Wednesday, August 20, 2014

In the Dragon's Eye: To Die Fur & Memory Zero

In the Dragon's Eye is where I share the books I've got my acquisitive eye on: the ones I'm really excited about and hope to read and perhaps add to the hoard.  I also link to "Waiting On" Wednesday, hosted by Jill at Breaking the SpineCover links take you to Goodreads; all blurbs are also from Goodreads.

I've got my eye on two paranormal mysteries coming out next week: a relatively light paranormal cozy featuring a ghost dog and a telepathic cat, and the first in a new urban fantasy series by Keri Arthur, an author I've heard about but not yet read. (Memory Zero was published in 2004 by ImaJinn, but is now being re-released by Dell.)

To Die Fur (Whiskey Foxtrot Tango #2)
 Dixie Lyle
St. Martin's Paperbacks: 8/26/14
Deirdre "Foxtrot" Lancaster is back. With trusted companions Whiskey and Tango, she’s on the prowl for a brand-new predator…

Foxtrot has her hands full, as usual. Working as as a Jill-of-all-trades for a zany billionaire like Zelda Zoransky means the daily grind is closer to a juggling act, and this week is no exception—especially when her side job is directing spiritual traffic in Zelda’s pet cemetery. With ZZ hosting a party for some of the world’s wealthiest animal collectors and a rare albino liger named Augustus in residence at the private zoo, Foxtrot is ready for trouble to take a big bite out of her schedule…

She doesn’t have to wait long. The half-ton big cat is dead, and there’s a houseful of colorful suspects, each one wackier than the next. But if they were all bidding to buy him, who would want Augustus dead? With the help of Tango’s feline telepathy and Whiskey the canine shapeshifter, Foxtrot learns that there’s much more to Augustus than meets the eye. Now they just have to sniff out a killer before any more fur flies…
 *     *     *

Memory Zero (Spook Squad #1)
 Keri Arthur
Dell: 8/26/14


For Sam Ryan, life began at age fourteen. She has no memory of her parents or her childhood. In a decade of service with the State Police, Sam has exhausted the resources of the force searching for clues to her identity. But all mention of her family seems to have been deliberately wiped off the record. Everything changes the night Sam’s missing partner resurfaces as a vampire... and forces her to kill him in self-defense. Now Sam is charged with murder. Suspended from the force, and with no one left to trust, Sam accepts some unexpected help from Gabriel Stern, a shapeshifter who conceals startling secrets.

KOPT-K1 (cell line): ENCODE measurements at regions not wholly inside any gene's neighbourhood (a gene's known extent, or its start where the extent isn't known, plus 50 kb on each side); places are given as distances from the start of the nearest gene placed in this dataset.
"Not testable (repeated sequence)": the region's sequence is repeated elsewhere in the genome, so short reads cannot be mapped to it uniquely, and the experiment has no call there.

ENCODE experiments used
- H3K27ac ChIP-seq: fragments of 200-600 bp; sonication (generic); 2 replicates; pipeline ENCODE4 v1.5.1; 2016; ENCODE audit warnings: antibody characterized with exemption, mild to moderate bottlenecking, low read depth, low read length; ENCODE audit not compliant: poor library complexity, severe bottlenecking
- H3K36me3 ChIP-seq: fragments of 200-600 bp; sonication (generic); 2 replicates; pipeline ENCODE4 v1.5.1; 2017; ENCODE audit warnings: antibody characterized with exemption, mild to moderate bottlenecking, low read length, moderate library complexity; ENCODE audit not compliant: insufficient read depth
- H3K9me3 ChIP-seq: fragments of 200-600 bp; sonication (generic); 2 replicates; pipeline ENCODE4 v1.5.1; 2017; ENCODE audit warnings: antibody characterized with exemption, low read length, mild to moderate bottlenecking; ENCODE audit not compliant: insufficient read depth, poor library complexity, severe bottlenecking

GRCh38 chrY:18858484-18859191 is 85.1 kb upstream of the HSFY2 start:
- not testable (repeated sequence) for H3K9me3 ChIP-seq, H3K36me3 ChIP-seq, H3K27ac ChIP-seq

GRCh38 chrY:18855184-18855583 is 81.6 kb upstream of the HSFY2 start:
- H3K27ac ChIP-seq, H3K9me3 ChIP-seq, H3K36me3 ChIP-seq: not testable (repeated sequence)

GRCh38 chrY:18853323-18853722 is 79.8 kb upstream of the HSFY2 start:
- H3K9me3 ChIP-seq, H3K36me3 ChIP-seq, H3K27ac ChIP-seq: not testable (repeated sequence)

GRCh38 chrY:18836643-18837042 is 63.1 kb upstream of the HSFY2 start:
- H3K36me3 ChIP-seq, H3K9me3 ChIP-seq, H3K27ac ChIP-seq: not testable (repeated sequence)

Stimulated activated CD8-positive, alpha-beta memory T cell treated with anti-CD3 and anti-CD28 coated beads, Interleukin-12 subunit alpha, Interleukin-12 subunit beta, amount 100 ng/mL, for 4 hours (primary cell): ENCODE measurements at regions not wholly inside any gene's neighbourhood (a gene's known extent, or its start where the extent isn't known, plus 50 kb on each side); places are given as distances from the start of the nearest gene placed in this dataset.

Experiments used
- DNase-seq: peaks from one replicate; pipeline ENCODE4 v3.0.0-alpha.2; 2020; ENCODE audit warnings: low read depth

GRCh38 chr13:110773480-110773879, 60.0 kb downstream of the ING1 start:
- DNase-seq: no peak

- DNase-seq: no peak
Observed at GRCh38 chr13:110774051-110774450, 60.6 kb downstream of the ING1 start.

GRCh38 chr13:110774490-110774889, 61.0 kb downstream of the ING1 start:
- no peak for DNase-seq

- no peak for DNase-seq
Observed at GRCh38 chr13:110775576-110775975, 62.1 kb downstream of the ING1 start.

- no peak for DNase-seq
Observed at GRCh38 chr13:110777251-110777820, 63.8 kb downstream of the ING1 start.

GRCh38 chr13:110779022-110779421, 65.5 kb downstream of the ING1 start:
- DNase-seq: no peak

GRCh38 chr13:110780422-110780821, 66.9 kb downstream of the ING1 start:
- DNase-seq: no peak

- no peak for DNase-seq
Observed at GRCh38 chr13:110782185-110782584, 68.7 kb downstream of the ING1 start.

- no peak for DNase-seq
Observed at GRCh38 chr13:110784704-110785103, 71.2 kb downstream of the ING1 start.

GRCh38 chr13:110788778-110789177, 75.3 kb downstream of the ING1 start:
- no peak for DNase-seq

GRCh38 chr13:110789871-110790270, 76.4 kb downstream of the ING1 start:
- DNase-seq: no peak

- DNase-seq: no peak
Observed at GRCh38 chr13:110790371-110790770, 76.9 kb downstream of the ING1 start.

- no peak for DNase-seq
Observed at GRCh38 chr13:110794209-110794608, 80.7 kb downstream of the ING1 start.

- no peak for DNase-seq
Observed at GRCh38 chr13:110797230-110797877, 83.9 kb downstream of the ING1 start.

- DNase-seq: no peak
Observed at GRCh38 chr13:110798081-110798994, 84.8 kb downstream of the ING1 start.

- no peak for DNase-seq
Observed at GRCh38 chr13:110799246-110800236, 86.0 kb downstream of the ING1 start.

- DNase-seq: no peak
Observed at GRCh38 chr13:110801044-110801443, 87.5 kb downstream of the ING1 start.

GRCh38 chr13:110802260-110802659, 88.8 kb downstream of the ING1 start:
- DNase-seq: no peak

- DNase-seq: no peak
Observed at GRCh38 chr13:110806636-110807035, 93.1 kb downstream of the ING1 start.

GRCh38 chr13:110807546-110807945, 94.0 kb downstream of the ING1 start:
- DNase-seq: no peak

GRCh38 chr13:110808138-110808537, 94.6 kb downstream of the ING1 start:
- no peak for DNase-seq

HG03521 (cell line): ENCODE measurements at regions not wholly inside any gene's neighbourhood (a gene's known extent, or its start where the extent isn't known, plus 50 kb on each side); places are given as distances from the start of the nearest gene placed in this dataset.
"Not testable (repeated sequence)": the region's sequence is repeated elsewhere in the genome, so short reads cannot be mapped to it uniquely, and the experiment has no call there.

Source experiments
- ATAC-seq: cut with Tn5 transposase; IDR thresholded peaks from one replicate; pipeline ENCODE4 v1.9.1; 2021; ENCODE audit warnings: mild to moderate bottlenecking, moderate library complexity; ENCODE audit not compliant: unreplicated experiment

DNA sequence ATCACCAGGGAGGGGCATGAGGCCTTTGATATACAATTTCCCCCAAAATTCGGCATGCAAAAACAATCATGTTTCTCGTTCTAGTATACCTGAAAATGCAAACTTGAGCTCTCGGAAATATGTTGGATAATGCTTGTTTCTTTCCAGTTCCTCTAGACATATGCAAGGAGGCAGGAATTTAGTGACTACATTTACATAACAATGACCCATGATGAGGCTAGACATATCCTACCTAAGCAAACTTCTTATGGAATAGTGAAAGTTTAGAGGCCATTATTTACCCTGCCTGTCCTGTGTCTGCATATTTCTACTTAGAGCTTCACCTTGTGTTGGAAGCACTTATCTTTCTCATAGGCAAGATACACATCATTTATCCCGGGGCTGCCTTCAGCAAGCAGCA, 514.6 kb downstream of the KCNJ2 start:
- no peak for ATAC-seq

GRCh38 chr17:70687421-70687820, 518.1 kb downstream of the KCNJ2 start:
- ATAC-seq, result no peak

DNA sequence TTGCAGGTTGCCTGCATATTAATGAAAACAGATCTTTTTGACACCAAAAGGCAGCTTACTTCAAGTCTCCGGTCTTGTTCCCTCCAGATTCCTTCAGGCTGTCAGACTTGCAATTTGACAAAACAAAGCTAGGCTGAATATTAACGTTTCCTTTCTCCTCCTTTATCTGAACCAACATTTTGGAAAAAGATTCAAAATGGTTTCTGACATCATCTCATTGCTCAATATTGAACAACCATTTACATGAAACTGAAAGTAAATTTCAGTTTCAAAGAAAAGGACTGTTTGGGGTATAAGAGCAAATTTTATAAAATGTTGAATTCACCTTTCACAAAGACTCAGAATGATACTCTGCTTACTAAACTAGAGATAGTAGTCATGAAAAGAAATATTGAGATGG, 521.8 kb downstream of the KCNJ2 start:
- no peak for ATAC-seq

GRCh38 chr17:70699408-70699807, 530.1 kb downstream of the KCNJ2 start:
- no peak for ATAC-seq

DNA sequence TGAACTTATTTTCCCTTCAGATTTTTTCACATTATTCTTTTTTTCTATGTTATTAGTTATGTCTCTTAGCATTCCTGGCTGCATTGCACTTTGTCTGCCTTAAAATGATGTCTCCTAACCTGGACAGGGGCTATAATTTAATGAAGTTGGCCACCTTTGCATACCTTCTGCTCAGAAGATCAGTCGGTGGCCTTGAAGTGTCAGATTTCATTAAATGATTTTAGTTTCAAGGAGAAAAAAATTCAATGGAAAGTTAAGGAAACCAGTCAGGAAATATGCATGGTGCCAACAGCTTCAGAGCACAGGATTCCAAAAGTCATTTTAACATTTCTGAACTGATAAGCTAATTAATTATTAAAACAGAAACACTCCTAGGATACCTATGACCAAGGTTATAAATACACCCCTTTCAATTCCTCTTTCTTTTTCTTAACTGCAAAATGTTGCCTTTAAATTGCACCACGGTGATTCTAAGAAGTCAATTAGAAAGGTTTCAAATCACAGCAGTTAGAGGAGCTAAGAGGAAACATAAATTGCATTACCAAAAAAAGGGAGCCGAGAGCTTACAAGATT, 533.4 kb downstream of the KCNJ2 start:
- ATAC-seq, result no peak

While investigating the circumstances surrounding her partner’s strange behavior, Sam discovers that Garbriel’s been involved with a dangerous organization that’s planning a war on the human race. More immediate, someone is guarding the truth about Sam’s past—someone who’d rather see her dead than risk her knowing too much. To stay alive, Sam must unravel the threads of her past—and find out not only who she is but what she is.

Tuesday, August 19, 2014

Top Ten Books People Have Been Telling Me I Must Read

Top Ten Tuesday is a weekly feature/meme hosted by The Broke and the Bookish.  This week's topic is Top Ten Books People Have Been Telling Me I Must Read.  

  • The Heroes of Olympus series by Rick Riordan. My daughter Robin has been pushing me for several years to start this series, and I've been holding out until they were all published so I could read them in a row like I did the Percy Jackson series. Now that the last one is due out in October, I'd better get busy.
  • The Fault in Our Stars. Robin and just about everyone else on the planet want me to read John Green's bestseller about two teens with terminal cancer. But I know it's going to devastate me... and bring up tough memories of Robin's own serious illness about 8 years ago. (It wasn't cancer, and she's fully recovered, for which I frequently give thanks!)
  • The Thief of Attolia series by Megan Whalen Turner. Several bloggers have been recommending this title to me (or in one case, virtually forcing it into my hands and saying "Here, read this!") It's the sort of thing that's right up my alley, so I'm not sure why I keep putting it off. Time, probably - seems like there's always another ARC I need to read.
  • Precious Bane, by Mary Webb. My mother has wanted me to read this since I was in high school, and I've been resisting it for just as long. She was right about almost every other book suggestion she made, from Mary Stewart to Agatha Christie, Ngaio Marsh, and Josephine Tey. I'm not sure what it is about Precious Bane that hasn't clicked with me, but I haven't been able to get into it.
  • The Outlander series by Diane Gabaldon.  Time travel, Scotland, the Jacobite rebellion. . .A lot of my friends and acquaintances have suggested this series, and I really should give it a try one of these days.
  • The Night Circus by Erin Morgenstern. Another recommendation from my daughter, and one I definitely plan to read.
  • Graceling by Kristin Cashore. And yet another that Robin thinks I should read. I plan to -- when I get through some of my other backlog of reading.
  • Bella Andre's Sullivans series. My blogging friend Kimba has been encouraging me to read these. I read one and liked it, but there are at least 7 others in the series.